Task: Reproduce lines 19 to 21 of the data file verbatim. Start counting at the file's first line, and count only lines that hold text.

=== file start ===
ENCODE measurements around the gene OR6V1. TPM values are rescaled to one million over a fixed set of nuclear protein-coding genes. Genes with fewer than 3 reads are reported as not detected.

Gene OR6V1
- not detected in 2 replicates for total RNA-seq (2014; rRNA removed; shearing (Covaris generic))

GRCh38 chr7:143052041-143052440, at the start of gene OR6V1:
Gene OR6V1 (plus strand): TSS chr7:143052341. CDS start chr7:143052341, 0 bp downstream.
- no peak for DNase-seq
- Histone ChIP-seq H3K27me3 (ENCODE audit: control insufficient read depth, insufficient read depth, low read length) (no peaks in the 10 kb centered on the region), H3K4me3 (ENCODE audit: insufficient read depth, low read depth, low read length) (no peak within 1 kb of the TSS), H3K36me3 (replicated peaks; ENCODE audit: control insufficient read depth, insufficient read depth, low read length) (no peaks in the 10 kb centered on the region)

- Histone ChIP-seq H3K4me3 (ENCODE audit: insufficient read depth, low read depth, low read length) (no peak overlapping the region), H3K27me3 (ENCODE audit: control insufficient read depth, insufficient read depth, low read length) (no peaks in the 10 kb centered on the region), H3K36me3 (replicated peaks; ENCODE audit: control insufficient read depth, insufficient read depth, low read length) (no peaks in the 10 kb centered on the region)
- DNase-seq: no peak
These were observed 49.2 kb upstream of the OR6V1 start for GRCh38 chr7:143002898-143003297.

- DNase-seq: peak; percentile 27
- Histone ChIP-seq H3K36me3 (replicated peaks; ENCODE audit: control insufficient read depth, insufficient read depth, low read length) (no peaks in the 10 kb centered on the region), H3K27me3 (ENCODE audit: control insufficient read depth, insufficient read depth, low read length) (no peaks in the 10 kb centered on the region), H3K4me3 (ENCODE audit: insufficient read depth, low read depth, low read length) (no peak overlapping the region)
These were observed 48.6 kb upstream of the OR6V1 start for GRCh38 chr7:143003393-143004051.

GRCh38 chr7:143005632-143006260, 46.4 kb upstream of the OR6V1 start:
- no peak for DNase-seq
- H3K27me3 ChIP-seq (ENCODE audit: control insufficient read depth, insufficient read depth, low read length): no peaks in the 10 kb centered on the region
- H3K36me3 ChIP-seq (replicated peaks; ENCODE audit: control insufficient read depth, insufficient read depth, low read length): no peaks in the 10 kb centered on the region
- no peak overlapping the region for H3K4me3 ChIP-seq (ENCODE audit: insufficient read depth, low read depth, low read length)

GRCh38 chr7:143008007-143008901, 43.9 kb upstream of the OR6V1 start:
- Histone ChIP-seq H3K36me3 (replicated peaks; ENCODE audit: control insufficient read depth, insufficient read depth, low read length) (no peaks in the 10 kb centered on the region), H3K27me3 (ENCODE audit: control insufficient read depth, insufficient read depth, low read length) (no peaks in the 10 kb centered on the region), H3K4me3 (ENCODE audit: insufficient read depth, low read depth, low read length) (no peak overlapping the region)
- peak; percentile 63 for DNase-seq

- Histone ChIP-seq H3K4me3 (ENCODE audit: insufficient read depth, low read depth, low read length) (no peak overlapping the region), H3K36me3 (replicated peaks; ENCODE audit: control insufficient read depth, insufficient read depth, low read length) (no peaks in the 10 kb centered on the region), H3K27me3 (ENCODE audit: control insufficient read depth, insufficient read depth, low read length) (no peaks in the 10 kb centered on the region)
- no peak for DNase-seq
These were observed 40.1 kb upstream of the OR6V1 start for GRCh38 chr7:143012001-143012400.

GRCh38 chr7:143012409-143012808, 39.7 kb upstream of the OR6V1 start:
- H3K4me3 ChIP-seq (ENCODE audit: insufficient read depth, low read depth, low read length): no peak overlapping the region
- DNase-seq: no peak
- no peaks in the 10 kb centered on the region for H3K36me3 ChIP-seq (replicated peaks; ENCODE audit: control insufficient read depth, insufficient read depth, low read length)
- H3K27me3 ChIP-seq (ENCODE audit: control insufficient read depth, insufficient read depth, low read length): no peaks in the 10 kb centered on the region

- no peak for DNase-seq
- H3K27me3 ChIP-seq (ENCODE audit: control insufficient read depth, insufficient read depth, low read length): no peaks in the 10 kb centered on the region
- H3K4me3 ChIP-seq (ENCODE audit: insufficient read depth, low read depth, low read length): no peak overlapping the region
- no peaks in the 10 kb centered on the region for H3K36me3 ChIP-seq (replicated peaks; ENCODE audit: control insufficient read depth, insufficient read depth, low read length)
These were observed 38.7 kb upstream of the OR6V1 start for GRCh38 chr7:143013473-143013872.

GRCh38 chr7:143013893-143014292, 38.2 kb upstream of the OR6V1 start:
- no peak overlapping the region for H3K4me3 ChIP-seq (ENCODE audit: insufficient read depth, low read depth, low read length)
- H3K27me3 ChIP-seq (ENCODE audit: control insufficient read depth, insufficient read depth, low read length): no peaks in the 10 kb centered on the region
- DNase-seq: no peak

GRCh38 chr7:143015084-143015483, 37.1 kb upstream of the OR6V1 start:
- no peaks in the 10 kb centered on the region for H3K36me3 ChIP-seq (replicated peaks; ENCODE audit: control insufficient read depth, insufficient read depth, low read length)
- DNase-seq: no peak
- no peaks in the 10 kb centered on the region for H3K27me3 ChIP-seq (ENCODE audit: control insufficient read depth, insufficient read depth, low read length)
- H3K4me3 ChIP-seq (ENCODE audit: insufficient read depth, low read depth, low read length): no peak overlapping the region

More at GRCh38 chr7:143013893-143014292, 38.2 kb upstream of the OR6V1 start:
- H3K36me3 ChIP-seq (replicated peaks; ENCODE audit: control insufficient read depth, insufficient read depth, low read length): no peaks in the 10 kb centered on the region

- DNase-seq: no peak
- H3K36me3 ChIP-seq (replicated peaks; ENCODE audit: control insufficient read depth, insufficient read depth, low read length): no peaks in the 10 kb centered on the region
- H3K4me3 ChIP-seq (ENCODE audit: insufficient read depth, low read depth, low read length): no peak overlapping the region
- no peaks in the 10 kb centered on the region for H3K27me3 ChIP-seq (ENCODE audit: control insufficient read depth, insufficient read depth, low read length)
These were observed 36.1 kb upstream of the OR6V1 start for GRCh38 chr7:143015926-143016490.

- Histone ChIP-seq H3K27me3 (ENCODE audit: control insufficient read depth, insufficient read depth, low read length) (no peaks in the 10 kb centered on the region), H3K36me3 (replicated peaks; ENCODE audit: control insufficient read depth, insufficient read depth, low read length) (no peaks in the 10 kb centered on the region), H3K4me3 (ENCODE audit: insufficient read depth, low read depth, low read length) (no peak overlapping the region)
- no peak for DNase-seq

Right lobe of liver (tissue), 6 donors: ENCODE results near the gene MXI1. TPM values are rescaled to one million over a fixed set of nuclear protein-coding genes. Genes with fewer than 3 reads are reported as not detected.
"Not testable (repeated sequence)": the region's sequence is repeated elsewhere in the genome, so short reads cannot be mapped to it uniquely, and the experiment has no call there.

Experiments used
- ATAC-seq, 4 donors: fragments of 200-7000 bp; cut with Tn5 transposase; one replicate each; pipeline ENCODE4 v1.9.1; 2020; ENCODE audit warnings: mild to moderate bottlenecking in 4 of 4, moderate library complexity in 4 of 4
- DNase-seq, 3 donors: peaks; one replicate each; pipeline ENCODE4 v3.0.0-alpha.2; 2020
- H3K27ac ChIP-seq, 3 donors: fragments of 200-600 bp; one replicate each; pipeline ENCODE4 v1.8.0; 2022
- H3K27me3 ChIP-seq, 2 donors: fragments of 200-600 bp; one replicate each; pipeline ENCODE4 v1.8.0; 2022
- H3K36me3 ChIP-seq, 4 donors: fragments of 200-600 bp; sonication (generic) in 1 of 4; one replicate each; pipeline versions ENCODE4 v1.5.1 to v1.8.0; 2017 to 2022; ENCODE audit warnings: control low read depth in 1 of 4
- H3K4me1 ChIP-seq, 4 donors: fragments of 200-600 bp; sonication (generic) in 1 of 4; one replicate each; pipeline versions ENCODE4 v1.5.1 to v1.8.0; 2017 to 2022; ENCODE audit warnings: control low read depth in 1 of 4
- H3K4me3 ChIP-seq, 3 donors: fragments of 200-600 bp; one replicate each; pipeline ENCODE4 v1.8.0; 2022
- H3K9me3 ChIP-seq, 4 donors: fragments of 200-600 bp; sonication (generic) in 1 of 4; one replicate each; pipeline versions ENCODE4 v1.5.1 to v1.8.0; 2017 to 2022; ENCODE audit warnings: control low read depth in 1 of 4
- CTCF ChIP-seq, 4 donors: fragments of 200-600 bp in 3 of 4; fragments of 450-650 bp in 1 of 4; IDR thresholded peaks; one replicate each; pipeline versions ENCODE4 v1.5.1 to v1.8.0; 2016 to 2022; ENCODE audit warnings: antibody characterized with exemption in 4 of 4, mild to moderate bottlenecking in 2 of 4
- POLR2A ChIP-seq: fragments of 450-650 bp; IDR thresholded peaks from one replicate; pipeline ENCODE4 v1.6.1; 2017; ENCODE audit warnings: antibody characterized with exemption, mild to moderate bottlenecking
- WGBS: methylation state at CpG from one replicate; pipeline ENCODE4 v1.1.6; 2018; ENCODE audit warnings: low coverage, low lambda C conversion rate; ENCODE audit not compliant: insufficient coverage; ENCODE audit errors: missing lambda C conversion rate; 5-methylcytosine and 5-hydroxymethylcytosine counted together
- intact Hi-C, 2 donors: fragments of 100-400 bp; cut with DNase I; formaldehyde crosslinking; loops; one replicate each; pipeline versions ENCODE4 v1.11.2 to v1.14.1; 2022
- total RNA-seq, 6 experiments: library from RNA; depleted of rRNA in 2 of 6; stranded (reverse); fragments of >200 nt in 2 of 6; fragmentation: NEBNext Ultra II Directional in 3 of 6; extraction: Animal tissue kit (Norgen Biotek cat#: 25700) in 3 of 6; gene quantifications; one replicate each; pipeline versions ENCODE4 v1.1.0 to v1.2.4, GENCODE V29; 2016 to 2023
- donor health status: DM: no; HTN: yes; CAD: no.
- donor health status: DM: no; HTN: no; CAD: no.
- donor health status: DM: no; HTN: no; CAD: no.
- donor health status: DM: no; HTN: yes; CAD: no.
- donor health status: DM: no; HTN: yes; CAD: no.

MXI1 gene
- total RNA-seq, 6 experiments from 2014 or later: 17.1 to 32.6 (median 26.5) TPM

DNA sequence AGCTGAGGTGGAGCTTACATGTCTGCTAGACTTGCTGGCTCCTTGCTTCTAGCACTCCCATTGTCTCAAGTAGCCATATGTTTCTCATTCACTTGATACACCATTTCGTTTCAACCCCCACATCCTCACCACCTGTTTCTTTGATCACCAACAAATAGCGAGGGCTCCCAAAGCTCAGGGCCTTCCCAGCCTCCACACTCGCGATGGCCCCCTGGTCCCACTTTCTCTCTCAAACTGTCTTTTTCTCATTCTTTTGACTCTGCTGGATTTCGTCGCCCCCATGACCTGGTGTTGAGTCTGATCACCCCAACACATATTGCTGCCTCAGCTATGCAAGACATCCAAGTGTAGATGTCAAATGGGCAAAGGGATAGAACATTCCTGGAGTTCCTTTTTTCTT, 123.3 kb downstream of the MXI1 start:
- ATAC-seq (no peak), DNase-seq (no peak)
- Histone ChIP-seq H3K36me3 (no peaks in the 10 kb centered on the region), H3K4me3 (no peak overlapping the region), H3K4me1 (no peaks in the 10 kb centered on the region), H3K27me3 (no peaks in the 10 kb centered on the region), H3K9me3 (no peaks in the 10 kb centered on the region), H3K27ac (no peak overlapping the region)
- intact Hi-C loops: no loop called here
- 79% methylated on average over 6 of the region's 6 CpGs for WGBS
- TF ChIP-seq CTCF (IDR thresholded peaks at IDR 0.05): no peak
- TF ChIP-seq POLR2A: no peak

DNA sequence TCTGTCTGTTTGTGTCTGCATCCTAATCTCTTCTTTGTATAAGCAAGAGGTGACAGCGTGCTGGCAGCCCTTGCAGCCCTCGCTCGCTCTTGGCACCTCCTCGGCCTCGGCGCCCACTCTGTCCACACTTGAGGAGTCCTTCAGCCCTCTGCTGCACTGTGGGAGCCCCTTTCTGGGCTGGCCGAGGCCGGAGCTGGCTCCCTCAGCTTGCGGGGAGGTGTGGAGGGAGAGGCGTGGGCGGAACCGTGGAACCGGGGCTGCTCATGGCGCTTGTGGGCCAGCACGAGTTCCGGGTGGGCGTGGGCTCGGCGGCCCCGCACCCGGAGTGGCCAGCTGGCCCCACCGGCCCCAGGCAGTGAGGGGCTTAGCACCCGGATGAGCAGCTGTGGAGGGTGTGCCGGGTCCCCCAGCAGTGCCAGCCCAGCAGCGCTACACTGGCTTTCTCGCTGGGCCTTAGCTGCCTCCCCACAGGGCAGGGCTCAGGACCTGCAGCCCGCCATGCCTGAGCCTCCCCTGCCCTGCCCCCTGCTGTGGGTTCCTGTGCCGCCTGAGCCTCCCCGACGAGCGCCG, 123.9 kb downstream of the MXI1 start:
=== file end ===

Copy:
GRCh38 chr7:143008007-143008901, 43.9 kb upstream of the OR6V1 start:
- Histone ChIP-seq H3K36me3 (replicated peaks; ENCODE audit: control insufficient read depth, insufficient read depth, low read length) (no peaks in the 10 kb centered on the region), H3K27me3 (ENCODE audit: control insufficient read depth, insufficient read depth, low read length) (no peaks in the 10 kb centered on the region), H3K4me3 (ENCODE audit: insufficient read depth, low read depth, low read length) (no peak overlapping the region)
- peak; percentile 63 for DNase-seq